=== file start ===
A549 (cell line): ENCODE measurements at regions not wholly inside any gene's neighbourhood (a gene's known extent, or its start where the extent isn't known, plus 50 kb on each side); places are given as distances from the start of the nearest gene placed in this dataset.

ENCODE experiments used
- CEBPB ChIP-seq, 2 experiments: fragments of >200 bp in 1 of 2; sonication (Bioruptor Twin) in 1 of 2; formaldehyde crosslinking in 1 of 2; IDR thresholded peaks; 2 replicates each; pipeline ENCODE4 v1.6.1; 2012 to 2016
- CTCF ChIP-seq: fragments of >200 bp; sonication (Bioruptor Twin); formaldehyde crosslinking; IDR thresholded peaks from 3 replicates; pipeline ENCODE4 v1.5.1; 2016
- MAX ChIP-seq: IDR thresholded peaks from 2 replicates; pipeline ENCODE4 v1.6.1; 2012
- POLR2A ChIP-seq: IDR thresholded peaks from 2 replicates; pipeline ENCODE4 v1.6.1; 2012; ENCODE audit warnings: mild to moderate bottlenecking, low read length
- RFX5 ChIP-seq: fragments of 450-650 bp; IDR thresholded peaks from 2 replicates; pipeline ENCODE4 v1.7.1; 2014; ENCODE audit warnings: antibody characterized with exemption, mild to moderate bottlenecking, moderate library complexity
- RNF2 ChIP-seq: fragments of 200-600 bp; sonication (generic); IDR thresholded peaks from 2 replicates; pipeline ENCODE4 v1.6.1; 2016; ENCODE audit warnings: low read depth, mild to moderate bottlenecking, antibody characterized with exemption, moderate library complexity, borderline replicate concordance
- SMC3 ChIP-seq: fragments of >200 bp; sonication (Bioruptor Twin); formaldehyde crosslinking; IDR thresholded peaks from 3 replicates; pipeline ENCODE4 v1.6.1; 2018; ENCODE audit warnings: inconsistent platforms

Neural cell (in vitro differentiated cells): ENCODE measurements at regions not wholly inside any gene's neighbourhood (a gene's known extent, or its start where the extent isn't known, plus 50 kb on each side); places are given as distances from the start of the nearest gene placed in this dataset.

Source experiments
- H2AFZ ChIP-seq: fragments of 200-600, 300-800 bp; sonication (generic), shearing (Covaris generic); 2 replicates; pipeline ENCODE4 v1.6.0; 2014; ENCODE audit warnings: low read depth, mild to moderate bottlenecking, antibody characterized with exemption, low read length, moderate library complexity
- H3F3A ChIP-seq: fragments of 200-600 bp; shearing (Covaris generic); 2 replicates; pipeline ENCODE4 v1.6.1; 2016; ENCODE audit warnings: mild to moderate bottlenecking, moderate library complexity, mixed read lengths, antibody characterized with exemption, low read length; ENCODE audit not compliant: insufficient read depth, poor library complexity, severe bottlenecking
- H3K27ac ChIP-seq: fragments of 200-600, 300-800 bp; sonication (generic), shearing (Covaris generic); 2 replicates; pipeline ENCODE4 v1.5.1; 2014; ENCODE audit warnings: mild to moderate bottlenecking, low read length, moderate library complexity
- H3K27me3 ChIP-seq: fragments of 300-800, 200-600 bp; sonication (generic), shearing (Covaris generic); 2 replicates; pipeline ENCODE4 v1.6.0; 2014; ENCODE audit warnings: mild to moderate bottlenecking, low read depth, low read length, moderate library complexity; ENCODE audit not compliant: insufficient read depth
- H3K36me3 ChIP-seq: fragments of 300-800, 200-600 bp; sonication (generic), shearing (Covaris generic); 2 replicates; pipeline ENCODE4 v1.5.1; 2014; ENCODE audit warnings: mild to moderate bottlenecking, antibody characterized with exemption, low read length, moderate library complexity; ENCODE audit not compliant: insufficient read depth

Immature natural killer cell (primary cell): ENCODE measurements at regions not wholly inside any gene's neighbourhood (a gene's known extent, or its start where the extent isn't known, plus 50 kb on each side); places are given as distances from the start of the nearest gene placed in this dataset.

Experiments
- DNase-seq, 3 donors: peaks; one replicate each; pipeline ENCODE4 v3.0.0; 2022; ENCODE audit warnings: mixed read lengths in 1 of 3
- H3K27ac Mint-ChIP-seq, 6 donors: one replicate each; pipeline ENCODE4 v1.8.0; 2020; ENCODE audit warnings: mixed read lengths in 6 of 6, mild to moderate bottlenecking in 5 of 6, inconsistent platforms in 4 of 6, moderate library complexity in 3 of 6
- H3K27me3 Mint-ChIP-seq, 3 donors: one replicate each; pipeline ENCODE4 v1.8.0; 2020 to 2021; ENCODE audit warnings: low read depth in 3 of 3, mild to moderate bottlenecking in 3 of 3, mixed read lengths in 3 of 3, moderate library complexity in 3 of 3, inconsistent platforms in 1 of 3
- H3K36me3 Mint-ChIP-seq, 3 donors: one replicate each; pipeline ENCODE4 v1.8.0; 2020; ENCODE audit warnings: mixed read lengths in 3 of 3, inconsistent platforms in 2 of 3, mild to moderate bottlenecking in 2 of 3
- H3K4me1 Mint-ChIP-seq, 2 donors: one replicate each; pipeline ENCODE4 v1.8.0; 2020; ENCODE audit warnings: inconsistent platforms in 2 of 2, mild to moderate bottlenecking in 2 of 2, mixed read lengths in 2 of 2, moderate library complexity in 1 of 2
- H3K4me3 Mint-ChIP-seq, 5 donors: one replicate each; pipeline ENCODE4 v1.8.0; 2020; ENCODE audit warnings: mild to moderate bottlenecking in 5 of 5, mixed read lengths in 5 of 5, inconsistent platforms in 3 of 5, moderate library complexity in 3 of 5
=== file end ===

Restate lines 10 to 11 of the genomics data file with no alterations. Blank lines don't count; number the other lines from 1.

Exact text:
Neural cell (in vitro differentiated cells): ENCODE measurements at regions not wholly inside any gene's neighbourhood (a gene's known extent, or its start where the extent isn't known, plus 50 kb on each side); places are given as distances from the start of the nearest gene placed in this dataset.

Source experiments